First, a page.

munificent gods of mass online wagering, Delaware, Nevada and New Jersey are already tweaking their laws in a rush to bring this effervescent “industry” streaming into the lives of their residents. Meanwhile, top Siliconners from Amazon, Apple and Google are excitedly investing in the exuberance of this phenomenon. “Everybody,” says the co-founder of MySpace, “is really anticipating this becoming a huge business.” The game maker Zynga has jumped out front with an ad promoting its first online betting game, urging everyone to, “Live the dream!” Hmmm — notice the proliferation of such fuzzy concepts as exuberance, anticipation, and dream. Is anything about this prophecy of a new “industry” real, or are they just conjuring up another speculative bubble? n For more from America’s populist, check out


An Independent Licensee of the Blue Cross Blue Shield Association


Head Start teacher Samantha Tuskan helps 3-year-old Tehya work on counting, color recognition and fine motor skills. young kwak photo


The Cost of Kids How much is a great preschool worth? By Daniel Walters


ash Shkuratoff, a 4-year-old in a rumpled SpiderMan shirt, emphatically holds out a picture book about a baby bear lost in a snowstorm. “Can you read this to me?!” he asks. At first, he recognizes the letter M. With prodding, he begins to sound out the phrase “Mmmmaaaamma bear?”

Between the craft-covered walls of a West Central Community Center classroom, in one of Washington state’s poorest neighborhoods, 3- and 4-year-olds from low-income families have a chance to go to preschool, thanks to the federally funded Head Start program. In a span of a half-hour, they finish their breakfast, thumb

through picture books, brush their teeth, sit in a circle on alphabet carpet squares and sing songs about days of the week. Study after study stresses the importance of the first five years of education. But when it comes to preschool, Spokane has big challenges. Even if available Head Start slots in Spokane County doubled overnight, there would still be children left out. At least 737 children are waiting for 669 slots. Nationally, preschool simultaneously sits in the showcase and on the chopping block. In his State of the Union this month, President Barack Obama announced a push to provide high-quality preschool to every child in America. But the March 1 “sequester” threatens to deeply gouge federal funding, including Head Start. More than 900 low-income children could be cut from their preschool in Washington state and another 200 in Idaho. ...continued on next page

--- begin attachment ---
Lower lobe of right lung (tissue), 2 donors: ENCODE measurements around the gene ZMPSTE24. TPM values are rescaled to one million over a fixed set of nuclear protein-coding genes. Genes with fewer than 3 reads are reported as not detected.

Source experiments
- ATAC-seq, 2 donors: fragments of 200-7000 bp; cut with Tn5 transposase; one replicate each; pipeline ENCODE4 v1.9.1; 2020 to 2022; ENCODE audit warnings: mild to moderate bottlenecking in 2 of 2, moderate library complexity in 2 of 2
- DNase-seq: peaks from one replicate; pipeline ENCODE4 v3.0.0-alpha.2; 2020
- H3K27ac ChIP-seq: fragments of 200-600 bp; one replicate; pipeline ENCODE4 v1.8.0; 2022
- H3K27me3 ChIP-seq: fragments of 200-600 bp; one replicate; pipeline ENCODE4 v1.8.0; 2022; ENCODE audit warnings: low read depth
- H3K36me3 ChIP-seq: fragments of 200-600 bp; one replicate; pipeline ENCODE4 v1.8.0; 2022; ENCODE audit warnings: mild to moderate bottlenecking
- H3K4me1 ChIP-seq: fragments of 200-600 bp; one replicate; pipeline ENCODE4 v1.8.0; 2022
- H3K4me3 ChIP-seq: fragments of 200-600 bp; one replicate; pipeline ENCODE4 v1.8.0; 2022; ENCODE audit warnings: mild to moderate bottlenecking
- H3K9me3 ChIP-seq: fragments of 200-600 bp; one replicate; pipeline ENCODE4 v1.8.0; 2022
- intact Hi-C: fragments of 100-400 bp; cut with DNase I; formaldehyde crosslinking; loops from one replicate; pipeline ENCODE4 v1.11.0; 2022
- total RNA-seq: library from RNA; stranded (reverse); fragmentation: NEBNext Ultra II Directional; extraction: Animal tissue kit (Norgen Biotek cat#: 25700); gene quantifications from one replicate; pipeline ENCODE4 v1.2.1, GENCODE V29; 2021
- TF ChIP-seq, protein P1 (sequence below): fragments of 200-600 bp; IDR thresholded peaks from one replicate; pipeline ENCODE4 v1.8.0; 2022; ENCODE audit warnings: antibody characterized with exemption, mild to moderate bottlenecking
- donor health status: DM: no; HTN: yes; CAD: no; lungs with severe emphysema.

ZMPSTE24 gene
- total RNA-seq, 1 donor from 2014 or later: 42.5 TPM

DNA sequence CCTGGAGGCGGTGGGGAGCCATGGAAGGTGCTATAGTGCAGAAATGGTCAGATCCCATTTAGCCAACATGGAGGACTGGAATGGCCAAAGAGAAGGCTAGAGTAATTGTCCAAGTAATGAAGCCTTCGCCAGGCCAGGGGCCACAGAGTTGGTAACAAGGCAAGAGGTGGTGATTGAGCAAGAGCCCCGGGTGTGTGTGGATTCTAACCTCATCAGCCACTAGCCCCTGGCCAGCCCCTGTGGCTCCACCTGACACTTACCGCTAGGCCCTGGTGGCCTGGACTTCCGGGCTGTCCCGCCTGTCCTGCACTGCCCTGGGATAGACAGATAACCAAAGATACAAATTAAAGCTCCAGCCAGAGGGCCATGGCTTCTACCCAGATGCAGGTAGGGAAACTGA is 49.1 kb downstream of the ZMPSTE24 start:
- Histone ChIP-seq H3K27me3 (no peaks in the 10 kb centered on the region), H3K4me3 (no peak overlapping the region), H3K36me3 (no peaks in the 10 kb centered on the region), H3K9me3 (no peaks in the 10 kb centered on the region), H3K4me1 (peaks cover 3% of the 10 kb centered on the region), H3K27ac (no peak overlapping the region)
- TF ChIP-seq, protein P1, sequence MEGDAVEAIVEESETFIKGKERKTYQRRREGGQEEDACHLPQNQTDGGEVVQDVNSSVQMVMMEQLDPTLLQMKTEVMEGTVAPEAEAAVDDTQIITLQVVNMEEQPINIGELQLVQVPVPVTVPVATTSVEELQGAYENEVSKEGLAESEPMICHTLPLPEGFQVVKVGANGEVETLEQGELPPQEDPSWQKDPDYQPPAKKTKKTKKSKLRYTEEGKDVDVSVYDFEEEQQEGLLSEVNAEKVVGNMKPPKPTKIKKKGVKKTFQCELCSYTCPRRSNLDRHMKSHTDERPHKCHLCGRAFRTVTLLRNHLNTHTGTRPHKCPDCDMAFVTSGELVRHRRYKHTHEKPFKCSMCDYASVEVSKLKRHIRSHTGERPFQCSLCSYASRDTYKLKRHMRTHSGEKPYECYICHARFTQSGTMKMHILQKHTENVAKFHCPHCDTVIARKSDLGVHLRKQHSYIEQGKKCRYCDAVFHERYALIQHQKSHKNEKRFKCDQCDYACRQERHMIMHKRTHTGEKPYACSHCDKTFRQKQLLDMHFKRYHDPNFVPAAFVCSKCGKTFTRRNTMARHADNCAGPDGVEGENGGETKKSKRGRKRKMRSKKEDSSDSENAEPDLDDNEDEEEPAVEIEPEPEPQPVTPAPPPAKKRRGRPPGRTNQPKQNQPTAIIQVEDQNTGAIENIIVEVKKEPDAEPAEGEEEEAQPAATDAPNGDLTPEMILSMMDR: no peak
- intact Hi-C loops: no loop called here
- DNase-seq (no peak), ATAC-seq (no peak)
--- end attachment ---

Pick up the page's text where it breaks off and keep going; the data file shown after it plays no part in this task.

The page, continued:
news | education “the cost of kids,” continued...



President Obama at the State of the Union. Pete Souza photo

‘We Can’t Wait’ This fall, almost 1,300 kids attended full-day kindergarten in Spokane Public Schools. A new assessment found that more than two-thirds of them, nearly 900, entered unprepared in at least one area. Children in the poorer neighborhoods — Hillyard, East Central, West Central — struggled even more. As Spokane Public Schools pores over dropout rate data, one thing has become clear: Dropout danger begins far earlier than high school. “What we are learning as a nation is we can’t wait until third grade,” Superintendent Shelley Redinger says. “We can’t wait until middle school.” Along with working to expand full-day kindergarten, Redinger has invented a new position, director of early learning, to help connect grade schools with preschools. Part of that, she says, is parental education. For any parent, finding a preschool is tough. “The biggest issue I had after moving to Spokane was finding a REAL preschool,” parent Katé Lyons-Holestine says in an email. “There are many daycare centers that promote themselves as preschools, charge as if they are a preschool, but offer no true teaching/learning activities.” She checked out seven different preschools. Some refused to give her a tour, others smelled awful, others couldn’t show her a curriculum.


Soon parents like Lyons-Holestine may be able to hop on the state’s Child Care Check site to gauge which preschools pack the biggest academic wallop. Washington state’s Early Achievers program, first rolled out last July, allows preschools to be rated on a five-point scale by the University of Washington in exchange for training, hefty financial rewards and even college scholarships for staff. Waiting lists for top schools remain long. Parent Eva Silverstone says she got her son on the waiting list for the Community Building Children’s Center almost directly after his birth — but didn’t get in until he turned nearly 3.

Now or Later

Sending a single child to full-day preschool can be pricier than renting an apartment. It costs $525 a month at Bethel Christian, $600 at Rainbow Connection Too, and $715 at St. Anne’s. (The Herzog Academy, meanwhile, refuses to disclose its tuition to parents, or anyone else, without first taking them on a tour of the facility.) Parents who can’t afford such prices are left with few options. One state program, Working Connections, subsidizes daycare for the working poor. But it has the same problem as Medicare — it only reimburses a sliver of the cost, leaving the